by Diana Peterfreund
HarperTeen (HarperCollins), 2009. 402 pages.
Sonderbooks Stand-out 2010: #1 Fantasy Teen Fiction
In Rampant we learn that, contrary to popular current sentimental beliefs, unicorns are not cuddly, cute, sparkly and sweet. No, Astrid’s mother, whom everyone including Astrid believes is crazy, has taught her since she was small that unicorns are truly vicious, man-eating brutes that are almost impossible to kill. Fortunately, their own relation killed the last unicorn centuries ago.
Astrid is making out with her boyfriend behind the house where she’s babysitting when she learns that everything her mother told her is true, except for the important part about unicorns being extinct. A unicorn comes out of the woods and viciously attacks her boyfriend. Astrid sees that he is clearly dying, but fortunately her mother comes with their ancestral gift, a last bit of the Remedy, and he is cured. But he’s convinced Astrid and her mother drugged him and doesn’t buy her rabid goat story for a moment. Her social life is over.
Fortunately, her mother gives her a chance to get far away. Unfortunately, it’s to take her place as an heir to the powerful tradition of unicorn hunting. It seems vicious unicorns are reemerging all over the world, and a group has opened an ancient cloister in Rome to train the hunters.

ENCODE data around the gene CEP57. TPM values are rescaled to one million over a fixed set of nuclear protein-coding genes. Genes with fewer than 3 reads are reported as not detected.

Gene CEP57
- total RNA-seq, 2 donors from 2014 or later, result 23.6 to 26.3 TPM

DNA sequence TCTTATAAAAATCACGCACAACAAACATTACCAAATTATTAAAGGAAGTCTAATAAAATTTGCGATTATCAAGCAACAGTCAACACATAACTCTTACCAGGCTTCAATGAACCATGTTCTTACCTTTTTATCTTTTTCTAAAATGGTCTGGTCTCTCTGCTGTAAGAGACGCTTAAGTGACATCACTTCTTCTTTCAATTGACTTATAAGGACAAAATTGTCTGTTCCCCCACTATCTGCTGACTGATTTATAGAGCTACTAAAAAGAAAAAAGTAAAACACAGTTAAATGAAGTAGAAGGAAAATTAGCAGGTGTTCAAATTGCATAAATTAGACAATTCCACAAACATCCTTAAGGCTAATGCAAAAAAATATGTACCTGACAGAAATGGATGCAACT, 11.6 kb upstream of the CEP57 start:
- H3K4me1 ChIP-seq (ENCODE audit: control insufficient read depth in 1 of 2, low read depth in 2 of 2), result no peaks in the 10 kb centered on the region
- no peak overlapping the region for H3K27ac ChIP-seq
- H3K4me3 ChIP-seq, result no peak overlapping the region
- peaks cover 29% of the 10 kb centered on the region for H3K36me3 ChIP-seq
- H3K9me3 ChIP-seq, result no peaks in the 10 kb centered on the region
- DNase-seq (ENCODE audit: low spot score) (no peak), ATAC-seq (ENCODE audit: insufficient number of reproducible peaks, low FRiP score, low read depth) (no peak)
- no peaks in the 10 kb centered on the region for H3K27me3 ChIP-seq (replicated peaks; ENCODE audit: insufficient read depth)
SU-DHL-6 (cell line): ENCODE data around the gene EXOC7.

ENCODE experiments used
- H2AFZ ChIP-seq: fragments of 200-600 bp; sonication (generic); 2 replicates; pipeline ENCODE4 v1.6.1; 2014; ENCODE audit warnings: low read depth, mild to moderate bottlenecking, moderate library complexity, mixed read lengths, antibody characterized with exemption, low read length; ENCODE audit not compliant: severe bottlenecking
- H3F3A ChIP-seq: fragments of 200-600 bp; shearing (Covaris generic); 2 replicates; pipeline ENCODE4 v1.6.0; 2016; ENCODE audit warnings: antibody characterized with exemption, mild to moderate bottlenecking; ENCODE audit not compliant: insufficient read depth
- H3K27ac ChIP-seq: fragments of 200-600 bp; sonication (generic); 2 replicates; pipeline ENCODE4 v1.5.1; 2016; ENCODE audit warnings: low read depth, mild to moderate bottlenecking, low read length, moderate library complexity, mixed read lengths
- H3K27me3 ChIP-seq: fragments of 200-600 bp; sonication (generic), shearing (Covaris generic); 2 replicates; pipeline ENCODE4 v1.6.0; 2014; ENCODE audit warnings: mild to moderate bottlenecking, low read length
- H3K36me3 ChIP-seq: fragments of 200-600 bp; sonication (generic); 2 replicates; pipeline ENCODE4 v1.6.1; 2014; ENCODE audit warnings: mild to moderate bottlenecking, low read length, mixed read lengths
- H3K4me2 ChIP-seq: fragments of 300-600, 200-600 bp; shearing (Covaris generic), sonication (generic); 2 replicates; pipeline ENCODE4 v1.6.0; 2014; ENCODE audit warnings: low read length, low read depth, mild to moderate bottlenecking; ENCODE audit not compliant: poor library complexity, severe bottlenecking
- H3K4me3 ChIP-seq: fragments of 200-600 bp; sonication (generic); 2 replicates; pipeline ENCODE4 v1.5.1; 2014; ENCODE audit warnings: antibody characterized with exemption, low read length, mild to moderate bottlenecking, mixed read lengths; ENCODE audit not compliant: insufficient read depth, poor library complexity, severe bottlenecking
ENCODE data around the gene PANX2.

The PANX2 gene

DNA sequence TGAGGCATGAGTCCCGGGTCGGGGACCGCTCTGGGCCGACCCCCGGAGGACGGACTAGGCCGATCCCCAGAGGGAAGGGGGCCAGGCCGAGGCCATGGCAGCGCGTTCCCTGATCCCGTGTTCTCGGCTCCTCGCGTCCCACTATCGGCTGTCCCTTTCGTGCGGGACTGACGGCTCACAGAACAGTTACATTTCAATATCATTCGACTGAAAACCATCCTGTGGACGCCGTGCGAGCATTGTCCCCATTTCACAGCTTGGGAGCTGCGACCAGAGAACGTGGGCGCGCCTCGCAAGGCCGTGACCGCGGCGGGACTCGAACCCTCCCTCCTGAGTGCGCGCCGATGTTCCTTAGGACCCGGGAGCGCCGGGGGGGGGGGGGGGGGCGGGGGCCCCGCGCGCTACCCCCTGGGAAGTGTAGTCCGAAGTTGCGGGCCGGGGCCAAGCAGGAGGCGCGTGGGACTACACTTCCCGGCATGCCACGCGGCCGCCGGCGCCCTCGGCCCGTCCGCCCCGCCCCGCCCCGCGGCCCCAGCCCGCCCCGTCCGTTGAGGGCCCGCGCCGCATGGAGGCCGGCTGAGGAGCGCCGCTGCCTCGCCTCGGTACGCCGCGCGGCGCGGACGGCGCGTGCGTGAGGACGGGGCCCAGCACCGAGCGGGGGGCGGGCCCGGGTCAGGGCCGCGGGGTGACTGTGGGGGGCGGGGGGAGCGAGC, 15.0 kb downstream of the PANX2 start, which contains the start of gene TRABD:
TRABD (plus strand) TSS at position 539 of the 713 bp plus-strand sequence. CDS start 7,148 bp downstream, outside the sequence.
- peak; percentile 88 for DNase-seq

I want to say that this book stands the traditional view of unicorns on its head, but it actually fits quite well with many of the older unicorn stories. One tradition she definitely keeps is that unicorns are attracted to virgins, well, at least virgins who are descended from Alexander the Great, in the traditional unicorn-hunting families, like Astrid. Such virgins are immune to the poison of alicorns and have a mystical power to fight unicorns. But what can a handful of untrained girls do against such powerful beasts?
With the importance of virginity to unicorn fighters, sex and whether or not to have it is definitely an issue in this book. I think it’s handled tastefully and realistically, but keep in mind that it deals with these issues head on, and so is not a book for very young unicorn lovers.
My only quibble is the same one I have with some of Stephenie Meyer’s scenes: Where do they find these young men who are able to go so very far and yet not go all the way? Do they really want young women to think that’s realistic? All the same, I think Diana Peterfreund does point out that you can’t take that for granted.
Anyway, sexual issues are by no means the main point of the book. This is an incredibly absorbing story (It ate a chunk out of my day off!) about a girl learning who she is and how to be a warrior. Astrid is definitely a heroine to cheer for.